On top of that, the extent and severity of the problem are increasing. I am a natural pessimist—you have to be a pessimist to be a Liberal Democrat—and I am absolutely certain that this problem is going to get worse during this Parliament, for reasons that other people have explained. Having a few new functions and a new, single body is a very good idea—it is a step forward. The Prime Minister was very welcoming. On the steps of No. 10, she said all the right things about “just about managing” and I thought that that made perfect sense, but by itself this Bill will not do all of that. If it is a first step, that is great, but we will be looking for other political developments, and that involves resources.
When the Financial Inclusion Taskforce was set up by Brian Pomeroy some years back, a small budget—I think it was something like £20 million a year—over a short period of time completely transformed the lives of a number of people in the United Kingdom who were unbanked. You can make a case for small amounts of money—resources well targeted through a body that knows what it is doing—very easily. It does not take huge resources but it needs more than we have at the moment.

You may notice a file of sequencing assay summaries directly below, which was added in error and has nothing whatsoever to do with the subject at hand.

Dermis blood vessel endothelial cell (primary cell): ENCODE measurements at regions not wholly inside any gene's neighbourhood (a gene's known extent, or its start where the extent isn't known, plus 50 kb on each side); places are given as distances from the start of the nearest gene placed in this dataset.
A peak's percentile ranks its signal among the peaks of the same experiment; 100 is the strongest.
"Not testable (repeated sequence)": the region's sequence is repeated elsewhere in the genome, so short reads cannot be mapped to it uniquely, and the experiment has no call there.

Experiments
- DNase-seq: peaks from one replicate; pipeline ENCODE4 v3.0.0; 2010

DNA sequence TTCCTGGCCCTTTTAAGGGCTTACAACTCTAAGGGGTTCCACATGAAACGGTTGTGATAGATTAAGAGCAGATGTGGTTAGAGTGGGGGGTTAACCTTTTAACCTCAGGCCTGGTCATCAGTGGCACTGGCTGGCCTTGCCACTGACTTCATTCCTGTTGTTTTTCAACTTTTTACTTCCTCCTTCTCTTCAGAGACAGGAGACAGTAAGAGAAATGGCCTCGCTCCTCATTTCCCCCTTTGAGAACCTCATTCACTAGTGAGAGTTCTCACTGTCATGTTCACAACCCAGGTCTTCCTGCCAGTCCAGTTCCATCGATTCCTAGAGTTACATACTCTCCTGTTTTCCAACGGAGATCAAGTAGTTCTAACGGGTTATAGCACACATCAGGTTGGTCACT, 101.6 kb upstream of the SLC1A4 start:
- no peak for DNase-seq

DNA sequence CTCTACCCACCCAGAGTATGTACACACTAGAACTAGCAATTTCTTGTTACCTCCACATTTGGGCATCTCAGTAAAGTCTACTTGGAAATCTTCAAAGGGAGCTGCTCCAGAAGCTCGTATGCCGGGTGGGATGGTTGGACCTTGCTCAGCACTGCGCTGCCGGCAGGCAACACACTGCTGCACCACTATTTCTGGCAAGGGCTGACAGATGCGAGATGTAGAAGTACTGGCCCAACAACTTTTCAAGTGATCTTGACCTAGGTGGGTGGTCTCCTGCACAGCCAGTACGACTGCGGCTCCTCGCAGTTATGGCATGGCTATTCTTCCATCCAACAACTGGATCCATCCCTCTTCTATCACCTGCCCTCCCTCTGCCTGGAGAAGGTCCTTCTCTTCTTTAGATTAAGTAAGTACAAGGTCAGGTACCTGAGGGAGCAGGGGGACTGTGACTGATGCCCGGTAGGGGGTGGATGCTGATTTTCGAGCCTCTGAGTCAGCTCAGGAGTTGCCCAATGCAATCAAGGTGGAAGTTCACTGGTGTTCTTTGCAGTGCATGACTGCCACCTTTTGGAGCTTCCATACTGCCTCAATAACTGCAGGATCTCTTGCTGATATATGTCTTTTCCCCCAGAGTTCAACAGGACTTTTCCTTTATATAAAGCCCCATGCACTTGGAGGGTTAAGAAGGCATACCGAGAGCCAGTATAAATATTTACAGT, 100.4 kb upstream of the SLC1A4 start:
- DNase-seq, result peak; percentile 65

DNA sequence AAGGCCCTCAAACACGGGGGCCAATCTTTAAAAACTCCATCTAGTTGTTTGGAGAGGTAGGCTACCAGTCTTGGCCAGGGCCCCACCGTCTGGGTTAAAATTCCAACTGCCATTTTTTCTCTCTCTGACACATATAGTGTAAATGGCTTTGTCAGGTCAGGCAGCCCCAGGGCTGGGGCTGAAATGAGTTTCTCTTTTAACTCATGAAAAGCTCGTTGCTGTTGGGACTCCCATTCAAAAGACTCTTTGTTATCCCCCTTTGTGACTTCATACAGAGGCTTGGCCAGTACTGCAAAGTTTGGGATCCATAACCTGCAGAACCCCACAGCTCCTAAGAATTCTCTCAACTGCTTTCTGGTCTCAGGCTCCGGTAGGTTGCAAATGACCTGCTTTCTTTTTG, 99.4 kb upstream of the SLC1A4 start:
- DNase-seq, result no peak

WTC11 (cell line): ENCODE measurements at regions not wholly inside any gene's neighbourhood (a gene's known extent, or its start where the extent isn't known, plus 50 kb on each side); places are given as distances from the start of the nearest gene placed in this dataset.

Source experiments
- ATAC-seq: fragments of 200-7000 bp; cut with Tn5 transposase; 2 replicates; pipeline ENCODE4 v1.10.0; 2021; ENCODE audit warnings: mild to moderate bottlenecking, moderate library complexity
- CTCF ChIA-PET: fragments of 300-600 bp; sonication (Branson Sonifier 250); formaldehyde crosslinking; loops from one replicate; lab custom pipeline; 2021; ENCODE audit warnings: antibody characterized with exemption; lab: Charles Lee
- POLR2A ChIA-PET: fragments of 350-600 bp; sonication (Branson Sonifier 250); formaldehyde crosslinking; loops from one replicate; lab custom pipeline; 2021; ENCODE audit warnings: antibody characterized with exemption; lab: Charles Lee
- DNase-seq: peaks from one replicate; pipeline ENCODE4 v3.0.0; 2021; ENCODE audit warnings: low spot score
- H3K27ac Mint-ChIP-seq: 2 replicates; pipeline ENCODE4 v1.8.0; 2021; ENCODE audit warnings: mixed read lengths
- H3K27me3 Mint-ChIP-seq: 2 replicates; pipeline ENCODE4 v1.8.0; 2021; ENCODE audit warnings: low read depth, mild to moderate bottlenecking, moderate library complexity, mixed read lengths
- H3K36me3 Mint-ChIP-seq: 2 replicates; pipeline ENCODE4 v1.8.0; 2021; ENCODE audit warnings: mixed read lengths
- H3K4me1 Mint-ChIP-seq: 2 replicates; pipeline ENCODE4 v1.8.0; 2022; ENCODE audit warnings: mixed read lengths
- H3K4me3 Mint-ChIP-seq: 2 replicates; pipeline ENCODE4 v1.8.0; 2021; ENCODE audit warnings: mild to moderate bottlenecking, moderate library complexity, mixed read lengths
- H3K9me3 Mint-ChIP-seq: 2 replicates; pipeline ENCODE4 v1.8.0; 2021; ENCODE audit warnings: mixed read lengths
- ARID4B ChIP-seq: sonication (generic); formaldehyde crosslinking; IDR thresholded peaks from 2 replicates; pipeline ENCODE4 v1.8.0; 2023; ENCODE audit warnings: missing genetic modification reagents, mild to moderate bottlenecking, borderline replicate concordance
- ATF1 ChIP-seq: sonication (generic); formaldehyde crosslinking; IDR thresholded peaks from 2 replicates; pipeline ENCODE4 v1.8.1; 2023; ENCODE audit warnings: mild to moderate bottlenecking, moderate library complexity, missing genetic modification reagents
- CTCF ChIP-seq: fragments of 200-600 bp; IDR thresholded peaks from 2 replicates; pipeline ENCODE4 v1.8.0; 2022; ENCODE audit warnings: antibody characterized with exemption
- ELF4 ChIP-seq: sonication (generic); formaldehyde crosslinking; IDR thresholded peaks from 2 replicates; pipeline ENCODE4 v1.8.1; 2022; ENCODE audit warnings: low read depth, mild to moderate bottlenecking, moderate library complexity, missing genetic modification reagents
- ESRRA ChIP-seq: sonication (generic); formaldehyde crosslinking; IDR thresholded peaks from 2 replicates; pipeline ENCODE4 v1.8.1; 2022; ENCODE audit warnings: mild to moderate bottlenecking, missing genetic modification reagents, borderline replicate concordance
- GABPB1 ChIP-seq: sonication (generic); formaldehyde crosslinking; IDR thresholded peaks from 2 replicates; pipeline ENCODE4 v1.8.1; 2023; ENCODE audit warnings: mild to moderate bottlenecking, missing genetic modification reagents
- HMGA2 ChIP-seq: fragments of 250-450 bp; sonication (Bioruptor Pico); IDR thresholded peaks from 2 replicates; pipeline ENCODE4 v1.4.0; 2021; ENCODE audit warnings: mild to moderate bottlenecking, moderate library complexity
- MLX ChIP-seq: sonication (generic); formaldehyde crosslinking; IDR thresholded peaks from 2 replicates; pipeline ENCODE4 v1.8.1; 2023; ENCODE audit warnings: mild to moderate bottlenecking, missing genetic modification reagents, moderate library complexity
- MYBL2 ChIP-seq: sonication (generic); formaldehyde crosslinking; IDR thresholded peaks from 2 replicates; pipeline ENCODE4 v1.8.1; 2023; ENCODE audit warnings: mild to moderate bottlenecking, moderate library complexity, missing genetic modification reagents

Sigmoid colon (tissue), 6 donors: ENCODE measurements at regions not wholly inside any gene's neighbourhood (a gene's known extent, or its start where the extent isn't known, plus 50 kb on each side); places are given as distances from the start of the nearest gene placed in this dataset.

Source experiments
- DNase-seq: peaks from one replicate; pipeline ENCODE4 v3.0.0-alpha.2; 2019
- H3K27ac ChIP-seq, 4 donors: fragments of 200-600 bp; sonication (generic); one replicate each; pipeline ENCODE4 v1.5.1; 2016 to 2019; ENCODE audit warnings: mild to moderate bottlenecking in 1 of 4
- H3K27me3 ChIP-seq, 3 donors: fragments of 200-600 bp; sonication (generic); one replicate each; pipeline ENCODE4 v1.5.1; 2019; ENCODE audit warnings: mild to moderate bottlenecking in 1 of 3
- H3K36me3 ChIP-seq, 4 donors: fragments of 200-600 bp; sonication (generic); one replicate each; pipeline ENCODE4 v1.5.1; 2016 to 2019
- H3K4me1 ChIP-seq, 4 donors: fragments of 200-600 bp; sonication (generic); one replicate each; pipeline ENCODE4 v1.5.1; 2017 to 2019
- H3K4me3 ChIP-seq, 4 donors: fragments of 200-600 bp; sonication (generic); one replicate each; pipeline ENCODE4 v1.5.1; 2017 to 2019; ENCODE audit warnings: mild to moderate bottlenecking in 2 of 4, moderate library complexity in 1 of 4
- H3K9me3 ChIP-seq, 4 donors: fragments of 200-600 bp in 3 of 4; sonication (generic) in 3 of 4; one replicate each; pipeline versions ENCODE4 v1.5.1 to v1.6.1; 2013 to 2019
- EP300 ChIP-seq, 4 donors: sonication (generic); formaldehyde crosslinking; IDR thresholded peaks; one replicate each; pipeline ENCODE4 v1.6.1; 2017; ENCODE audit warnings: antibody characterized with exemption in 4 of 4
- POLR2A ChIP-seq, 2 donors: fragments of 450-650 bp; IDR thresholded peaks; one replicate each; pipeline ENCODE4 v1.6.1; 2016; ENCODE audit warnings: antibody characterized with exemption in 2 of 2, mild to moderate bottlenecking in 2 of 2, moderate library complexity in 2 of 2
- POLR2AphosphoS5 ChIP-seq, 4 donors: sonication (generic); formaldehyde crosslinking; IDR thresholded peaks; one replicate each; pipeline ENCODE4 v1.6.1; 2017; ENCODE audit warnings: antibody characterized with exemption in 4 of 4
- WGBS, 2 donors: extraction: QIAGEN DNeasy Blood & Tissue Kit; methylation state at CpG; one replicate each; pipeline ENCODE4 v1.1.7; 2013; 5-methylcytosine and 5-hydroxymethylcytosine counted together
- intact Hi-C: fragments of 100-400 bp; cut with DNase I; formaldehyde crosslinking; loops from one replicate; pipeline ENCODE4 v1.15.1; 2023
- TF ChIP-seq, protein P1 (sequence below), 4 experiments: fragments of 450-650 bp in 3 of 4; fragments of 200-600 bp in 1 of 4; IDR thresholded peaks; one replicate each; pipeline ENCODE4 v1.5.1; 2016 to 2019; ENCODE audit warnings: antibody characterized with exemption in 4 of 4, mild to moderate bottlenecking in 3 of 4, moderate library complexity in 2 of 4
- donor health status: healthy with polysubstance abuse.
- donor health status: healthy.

I agree that there is a concern about the ability to keep the advice holistic. Other Members of the House know more about that than I do, but there is a confusion that we have an opportunity in this Bill to try to bottom out. That is very important.
I want to underscore the point made by the noble Lord, Lord Hunt, about the relationship with Scotland. It is not just in CDCs, it is in the debt side of the Bill as well. Ministers’ responsibilities include talking regularly and frequently with their counterparts in other jurisdictions in the United Kingdom and I hope that that will be added to the list of ministerial responsibilities and will be given due time.